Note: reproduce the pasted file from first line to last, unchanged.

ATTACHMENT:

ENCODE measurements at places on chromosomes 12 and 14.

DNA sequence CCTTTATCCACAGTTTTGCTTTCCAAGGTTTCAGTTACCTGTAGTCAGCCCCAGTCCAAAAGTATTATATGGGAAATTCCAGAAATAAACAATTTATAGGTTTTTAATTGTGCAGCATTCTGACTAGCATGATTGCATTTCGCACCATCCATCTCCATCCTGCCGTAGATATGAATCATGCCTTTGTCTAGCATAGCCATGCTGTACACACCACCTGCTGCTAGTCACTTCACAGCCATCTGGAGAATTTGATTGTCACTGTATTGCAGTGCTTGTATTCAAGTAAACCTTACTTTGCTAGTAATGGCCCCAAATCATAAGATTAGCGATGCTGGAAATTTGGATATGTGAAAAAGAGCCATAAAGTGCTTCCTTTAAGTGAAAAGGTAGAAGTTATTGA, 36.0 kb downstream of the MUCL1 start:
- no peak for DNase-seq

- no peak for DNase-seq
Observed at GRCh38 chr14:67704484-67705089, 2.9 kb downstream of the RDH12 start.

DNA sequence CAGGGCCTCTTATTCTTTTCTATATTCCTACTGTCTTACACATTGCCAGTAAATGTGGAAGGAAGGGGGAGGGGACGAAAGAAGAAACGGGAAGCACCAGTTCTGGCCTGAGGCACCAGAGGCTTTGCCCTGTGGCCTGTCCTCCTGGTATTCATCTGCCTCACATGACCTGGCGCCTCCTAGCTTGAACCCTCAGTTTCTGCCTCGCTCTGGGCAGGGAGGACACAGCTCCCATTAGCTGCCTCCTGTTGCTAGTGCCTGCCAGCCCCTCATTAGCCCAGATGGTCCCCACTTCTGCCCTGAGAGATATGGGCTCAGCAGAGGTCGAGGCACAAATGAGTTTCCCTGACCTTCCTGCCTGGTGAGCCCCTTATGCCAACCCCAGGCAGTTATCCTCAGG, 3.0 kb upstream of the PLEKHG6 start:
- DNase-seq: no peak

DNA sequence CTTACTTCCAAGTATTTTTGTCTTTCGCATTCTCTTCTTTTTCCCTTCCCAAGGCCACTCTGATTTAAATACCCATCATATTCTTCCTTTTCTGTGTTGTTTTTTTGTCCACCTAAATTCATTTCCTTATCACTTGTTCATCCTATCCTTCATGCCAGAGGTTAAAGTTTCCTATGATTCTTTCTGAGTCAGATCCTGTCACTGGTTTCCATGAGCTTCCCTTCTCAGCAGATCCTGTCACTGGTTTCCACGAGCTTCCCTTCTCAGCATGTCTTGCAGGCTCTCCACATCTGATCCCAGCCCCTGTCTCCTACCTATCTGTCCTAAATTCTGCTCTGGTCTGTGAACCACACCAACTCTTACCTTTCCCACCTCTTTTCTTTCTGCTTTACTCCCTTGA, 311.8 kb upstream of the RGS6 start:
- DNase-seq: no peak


ENCODE measurements at places on chromosomes 12 and 14.

DNA sequence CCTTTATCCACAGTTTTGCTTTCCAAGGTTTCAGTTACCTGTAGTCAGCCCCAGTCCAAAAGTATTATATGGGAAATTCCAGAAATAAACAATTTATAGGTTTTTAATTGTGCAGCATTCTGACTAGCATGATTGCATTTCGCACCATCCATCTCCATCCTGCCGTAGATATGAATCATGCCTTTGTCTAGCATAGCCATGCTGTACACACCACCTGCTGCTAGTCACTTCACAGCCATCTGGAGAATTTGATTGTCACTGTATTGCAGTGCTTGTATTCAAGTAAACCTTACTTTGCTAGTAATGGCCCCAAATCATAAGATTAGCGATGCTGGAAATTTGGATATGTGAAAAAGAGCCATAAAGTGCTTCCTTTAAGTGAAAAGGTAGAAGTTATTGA, 36.0 kb downstream of the MUCL1 start:
- no peak for DNase-seq

- no peak for DNase-seq
Observed at GRCh38 chr14:67704484-67705089, 2.9 kb downstream of the RDH12 start.

DNA sequence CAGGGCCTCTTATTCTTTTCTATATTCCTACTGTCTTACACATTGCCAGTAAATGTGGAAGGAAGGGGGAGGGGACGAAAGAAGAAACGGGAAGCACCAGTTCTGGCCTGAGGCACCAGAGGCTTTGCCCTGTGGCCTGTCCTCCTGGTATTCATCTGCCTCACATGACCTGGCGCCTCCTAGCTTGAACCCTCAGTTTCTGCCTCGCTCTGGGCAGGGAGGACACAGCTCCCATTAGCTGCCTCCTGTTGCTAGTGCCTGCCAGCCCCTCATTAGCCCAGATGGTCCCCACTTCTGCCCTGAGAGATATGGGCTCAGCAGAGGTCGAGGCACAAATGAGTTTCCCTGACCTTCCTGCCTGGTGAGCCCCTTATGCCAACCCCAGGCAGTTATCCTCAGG, 3.0 kb upstream of the PLEKHG6 start:
- DNase-seq: no peak

DNA sequence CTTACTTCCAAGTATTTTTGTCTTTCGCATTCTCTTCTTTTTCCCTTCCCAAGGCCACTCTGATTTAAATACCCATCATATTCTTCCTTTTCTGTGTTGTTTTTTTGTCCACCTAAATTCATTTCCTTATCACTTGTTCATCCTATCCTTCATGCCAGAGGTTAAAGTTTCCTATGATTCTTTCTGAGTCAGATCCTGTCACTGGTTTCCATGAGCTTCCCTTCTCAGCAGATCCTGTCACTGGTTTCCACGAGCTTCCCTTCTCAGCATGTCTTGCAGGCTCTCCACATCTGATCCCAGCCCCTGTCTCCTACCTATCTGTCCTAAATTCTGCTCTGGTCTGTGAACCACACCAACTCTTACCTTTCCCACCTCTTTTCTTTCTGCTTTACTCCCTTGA, 311.8 kb upstream of the RGS6 start:
- DNase-seq: no peak